• Thanks Chester,
    I did see on line that the John Wayne Alamo is closed now. I am very concerned and hope that maybe somebody can do something about this. I would hate for the new generations to not see this site, considering it was so important to the Duke.
    Maybe we can all get a petition going and send it to the surviving family members or however owns it now. I don't know, I think something needs to be done it is such an important place!!!

  • My daughter's and I visited Alamo Village about 8 years ago, and loved every minute! We pretty much had the place to ourselves that day, and really took our time checking out every nook & cranny. From the film, it was hard to judge where some of the action took place within the "fort", so it was nice to be able to finally see how it was laid out. We had an unforgettable time!

  • [FONT=Helvetica, Arial, sans-serif]I found the following information, which I thought might be of interest. Obviously, we had already heard some already, but the following gives a little more detail, and possibly a little hope.[/FONT]


    [FONT=Helvetica, Arial, sans-serif]Alamo Village Closes Its Gates - the End of an Era[/FONT]

    [FONT=Helvetica, Arial, sans-serif]
    With the passing of Texas Icon, Virginia F. Webb Shahan, a difficult business decision has been made by family members. Alamo Village is closed to the general public. Our gates have been open to the visiting public and to the film industry for fifty years. At this time, we choose to close the gates of Alamo Village in order to reconstruct management and possibly redirect our efforts toward new positive goals. The future possibilities for this historical movie set are many. At present time, managers and owners continue with sound decision making even in the midst of a troubled economy. Our future goal includes the pursuit of continued business relations within the film industry, producing more and even larger trail drives and promoting individual group tours. As decisions are finalized, announcements will be made to the general public.
    [FONT=Helvetica, Arial, sans-serif]“To the multitudes of visitors, businesses, employees and dear friends who have contributed to the success of Alamo Village throughout these five decades, we offer our heartfelt gratitude and a sincere Texas thank you.” God Bless us one and all.[/FONT]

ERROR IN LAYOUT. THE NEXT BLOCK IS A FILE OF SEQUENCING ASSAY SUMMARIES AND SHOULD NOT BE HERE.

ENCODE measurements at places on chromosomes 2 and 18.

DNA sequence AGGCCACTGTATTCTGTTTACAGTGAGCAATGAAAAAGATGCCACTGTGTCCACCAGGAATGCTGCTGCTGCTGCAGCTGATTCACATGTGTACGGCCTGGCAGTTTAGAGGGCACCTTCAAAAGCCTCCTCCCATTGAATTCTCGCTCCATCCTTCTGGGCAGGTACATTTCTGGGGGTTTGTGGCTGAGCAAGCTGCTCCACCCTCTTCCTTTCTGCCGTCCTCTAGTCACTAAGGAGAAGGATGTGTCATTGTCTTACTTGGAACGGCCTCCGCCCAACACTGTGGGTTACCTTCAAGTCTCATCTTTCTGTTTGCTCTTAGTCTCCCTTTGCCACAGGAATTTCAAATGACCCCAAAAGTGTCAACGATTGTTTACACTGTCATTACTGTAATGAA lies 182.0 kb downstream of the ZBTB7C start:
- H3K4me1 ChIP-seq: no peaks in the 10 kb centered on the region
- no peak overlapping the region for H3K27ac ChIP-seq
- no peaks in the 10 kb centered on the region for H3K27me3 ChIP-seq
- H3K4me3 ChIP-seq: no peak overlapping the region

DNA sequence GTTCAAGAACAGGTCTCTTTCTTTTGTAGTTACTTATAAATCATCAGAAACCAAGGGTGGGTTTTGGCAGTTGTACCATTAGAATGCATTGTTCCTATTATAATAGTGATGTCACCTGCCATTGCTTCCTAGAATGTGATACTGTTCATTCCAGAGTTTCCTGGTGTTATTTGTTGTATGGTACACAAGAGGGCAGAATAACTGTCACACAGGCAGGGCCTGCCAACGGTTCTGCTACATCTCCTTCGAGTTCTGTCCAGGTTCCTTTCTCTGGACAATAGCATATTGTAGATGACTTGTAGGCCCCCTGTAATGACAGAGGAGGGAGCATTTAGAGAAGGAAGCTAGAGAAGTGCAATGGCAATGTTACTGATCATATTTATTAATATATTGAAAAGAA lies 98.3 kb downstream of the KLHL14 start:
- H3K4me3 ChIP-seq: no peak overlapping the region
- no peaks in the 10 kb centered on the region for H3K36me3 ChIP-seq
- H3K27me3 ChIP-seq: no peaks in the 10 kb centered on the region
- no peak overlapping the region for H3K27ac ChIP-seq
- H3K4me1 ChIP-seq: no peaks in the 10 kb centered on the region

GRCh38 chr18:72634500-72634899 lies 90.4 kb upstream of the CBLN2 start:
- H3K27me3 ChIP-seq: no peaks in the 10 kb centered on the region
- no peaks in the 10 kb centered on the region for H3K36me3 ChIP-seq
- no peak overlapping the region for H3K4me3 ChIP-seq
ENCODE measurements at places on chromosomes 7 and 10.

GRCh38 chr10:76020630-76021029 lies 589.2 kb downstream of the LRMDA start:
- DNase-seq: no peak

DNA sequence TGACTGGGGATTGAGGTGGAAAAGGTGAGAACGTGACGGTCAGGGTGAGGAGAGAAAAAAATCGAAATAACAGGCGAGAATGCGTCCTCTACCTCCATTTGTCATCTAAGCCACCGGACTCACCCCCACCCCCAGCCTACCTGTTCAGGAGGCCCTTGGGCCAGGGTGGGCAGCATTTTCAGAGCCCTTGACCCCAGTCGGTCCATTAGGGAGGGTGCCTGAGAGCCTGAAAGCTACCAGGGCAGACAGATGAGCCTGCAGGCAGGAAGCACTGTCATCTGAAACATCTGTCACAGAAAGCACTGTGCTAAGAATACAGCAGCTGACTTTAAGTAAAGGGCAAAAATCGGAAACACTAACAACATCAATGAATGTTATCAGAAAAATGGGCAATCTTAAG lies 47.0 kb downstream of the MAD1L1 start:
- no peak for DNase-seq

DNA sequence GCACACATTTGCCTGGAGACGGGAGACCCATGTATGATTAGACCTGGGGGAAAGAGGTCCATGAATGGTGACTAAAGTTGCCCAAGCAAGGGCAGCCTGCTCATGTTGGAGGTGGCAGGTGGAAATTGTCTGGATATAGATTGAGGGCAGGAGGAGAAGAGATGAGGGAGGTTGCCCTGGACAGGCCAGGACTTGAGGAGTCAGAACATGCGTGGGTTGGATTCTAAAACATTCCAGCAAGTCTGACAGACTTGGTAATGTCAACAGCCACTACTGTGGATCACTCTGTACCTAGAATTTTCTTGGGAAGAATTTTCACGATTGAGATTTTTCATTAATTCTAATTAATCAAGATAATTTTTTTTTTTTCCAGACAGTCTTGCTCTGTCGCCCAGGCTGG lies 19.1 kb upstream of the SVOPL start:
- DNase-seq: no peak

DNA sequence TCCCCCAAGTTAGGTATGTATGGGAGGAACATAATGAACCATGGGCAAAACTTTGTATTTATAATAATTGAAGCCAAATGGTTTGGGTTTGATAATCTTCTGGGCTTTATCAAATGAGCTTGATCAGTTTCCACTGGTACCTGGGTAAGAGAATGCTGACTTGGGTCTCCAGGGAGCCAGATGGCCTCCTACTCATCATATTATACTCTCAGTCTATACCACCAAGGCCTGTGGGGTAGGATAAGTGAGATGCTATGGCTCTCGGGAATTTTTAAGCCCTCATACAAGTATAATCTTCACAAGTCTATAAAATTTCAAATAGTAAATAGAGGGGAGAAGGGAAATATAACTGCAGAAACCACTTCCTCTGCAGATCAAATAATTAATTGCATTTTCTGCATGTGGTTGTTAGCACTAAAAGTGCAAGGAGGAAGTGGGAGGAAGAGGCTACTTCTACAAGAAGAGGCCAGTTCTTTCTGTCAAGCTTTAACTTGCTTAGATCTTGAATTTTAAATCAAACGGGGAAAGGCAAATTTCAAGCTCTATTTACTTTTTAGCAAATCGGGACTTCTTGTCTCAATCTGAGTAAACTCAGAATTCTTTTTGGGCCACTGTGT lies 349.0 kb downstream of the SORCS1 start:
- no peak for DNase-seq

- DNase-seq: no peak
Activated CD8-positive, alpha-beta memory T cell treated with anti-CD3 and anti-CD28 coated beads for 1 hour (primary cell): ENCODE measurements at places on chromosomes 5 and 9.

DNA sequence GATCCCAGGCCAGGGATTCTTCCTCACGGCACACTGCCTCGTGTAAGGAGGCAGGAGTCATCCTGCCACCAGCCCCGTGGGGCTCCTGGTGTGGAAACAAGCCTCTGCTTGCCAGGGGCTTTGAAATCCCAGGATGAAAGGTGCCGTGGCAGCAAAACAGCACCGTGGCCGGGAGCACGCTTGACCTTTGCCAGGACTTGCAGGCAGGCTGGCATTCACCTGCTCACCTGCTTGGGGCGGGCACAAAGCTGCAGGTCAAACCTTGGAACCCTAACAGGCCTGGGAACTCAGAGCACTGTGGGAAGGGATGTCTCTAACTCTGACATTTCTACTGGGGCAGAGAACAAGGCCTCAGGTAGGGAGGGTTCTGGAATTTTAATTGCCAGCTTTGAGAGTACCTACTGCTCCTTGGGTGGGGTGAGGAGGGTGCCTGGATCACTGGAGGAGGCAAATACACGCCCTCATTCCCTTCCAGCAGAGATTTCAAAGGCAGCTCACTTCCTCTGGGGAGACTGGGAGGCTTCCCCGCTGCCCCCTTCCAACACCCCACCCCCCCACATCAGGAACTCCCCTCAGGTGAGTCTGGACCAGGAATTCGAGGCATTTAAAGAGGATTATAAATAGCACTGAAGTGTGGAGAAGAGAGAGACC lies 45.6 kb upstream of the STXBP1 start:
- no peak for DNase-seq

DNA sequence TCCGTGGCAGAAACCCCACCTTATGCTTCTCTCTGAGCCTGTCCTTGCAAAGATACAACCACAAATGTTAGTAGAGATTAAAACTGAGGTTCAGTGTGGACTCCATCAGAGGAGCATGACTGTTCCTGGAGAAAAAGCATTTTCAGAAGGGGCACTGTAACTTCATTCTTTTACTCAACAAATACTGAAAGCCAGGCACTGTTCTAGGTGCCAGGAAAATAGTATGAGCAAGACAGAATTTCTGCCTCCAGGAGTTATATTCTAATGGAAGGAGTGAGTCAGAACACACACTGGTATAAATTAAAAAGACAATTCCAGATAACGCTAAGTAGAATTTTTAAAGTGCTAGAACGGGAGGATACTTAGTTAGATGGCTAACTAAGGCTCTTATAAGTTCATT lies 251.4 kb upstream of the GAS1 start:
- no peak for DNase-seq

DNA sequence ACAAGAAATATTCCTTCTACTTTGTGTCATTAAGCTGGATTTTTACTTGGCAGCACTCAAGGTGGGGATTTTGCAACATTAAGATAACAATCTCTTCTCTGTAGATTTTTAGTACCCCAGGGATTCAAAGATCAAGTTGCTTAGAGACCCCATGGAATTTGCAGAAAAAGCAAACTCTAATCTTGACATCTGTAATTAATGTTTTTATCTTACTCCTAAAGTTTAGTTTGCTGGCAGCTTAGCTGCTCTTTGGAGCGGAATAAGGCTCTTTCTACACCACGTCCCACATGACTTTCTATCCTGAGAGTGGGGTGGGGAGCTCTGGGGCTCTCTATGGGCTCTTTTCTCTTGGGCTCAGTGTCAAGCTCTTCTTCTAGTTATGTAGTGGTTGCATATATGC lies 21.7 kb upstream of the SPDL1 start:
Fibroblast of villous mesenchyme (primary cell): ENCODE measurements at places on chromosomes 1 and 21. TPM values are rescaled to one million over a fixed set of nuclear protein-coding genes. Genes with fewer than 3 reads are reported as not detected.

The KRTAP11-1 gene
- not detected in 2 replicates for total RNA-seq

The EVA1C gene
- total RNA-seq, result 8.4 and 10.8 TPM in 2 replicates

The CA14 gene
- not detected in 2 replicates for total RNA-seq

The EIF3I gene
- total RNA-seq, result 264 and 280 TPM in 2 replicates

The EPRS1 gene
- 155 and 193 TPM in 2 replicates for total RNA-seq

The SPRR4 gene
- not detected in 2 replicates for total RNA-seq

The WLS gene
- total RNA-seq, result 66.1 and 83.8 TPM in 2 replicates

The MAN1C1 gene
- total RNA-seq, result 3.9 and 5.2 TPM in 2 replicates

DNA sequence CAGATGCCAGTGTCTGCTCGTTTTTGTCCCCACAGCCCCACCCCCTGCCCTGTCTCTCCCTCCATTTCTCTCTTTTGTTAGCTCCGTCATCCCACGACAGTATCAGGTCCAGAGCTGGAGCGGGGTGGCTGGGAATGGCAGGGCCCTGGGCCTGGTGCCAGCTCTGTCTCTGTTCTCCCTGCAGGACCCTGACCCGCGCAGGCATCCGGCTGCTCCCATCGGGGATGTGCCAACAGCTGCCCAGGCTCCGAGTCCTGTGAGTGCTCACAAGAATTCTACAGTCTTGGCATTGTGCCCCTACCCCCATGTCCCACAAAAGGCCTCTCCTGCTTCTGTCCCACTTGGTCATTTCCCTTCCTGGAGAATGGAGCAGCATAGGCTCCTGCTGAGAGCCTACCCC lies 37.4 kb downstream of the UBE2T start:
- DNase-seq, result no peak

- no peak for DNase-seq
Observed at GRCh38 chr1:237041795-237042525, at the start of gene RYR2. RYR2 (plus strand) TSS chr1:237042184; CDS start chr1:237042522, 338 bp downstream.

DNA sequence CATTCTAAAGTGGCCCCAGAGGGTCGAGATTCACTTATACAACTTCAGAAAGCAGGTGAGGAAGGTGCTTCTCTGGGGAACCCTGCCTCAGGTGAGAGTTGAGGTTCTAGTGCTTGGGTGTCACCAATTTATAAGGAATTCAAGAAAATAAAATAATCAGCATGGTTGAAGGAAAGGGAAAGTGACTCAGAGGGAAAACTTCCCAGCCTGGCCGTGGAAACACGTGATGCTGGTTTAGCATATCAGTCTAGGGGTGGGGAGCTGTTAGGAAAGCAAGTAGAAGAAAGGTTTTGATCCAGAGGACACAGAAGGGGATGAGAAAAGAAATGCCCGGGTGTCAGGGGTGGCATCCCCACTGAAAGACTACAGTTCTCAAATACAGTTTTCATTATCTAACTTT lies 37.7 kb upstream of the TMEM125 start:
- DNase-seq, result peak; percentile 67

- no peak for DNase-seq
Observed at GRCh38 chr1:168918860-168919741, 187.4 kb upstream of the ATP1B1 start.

Click here for more information, and to see some pictures of the Bracketville Alamo site.

  • I'am very happy I was able to get there before it closed.

    Its is sad, and coupled with this,
    the Roy Roger's Museum closing it's doors,
    it is, I'm affraid, a sign of the times.
    that the folks who would support these treasures,
    are slowly moving on!

    Best Wishes
    London- England

  • . . . that the folks who would support these treasures, are slowly moving on!

    Or even worse, dying off. Of course, many are simply checking their wallets and finding them thinner than in years past.

    That's one reason it's so important to introduce the younger generations to these great stars and their legacies.

    Chester :newyear:

  • Or even worse, dying off. Of course, many are simply checking their wallets and finding them thinner than in years past.

    That's one reason it's so important to introduce the younger generations to these great stars and their legacies.

    Chester :newyear:

    I tried to put it more pleasant,
    I don't like to think of us 'dying off'!!
    One thing about it Jim,
    this site sure makes the younger ones welcome!!

    Best Wishes
    London- England

  • It is sad, . . . and . . . , I'm afraid, a sign of the times.
    that the folks who would support these treasures, are slowly moving on!

    Or even worse, dying off.

    I tried to put it more pleasant,
    I don't like to think of us 'dying off'!

    Well, I don't like to think of us 'dying off' and I see what you mean about sidestepping that little issue . . . :wink_smile:.

    And as you say, we seem to be cultivating a real good group of JW fans from the younger generation to carry on the banner! Lt. Brannigan and Robbie, you got that?

    Chester :newyear:

  • John Wayne never made another film at Alamo Village, after the Alamo. I always wondered why, and thought maybe it was due to just bad memories over the money he lost. But recently I read a short note Duke had written to a fan. In it he that hinted at some possible hurt feelings on his side over the amount of improvements he made to the Shahan property in production of the film. And (my impression was) that he felt he wasn't given some type of compensation for these improvements. He did state in the letter he had had all intentions of continuing relations with AV and doing more films there, but due to this problem, he never went back.
    Does anyone have any further knowledge or info regarding Duke never filming there again?

  • It hasn't been official yet, but they are hoping to have a 50th anniversary showing of The Alamo, and bash, in October of this year.